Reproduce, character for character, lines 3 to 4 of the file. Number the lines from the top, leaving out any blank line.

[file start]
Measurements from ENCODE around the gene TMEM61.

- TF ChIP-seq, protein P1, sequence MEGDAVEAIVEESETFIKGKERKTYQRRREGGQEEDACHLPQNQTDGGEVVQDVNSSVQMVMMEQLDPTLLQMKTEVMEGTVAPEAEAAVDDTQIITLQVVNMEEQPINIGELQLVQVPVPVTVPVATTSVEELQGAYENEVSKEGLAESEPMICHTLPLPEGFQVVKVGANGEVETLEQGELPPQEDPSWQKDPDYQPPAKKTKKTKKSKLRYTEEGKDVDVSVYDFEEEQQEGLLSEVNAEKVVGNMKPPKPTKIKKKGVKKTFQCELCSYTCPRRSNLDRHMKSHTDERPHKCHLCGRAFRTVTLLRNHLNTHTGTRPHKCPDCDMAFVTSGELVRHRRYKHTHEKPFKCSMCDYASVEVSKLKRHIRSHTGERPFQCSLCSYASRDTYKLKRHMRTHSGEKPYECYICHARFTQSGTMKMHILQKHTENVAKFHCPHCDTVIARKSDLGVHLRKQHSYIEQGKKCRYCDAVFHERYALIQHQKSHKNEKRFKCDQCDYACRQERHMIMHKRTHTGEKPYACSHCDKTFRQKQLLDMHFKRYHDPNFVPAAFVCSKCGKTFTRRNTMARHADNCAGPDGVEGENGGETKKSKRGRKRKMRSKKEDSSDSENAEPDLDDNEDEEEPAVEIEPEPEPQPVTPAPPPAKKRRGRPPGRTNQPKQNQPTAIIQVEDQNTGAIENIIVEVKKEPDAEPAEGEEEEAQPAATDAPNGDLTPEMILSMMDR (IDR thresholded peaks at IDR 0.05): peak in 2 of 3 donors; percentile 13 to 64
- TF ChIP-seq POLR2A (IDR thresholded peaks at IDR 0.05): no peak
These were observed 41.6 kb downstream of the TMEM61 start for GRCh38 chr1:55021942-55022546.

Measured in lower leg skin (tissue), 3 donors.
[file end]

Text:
- TF ChIP-seq POLR2A (IDR thresholded peaks at IDR 0.05): no peak
These were observed 41.6 kb downstream of the TMEM61 start for GRCh38 chr1:55021942-55022546.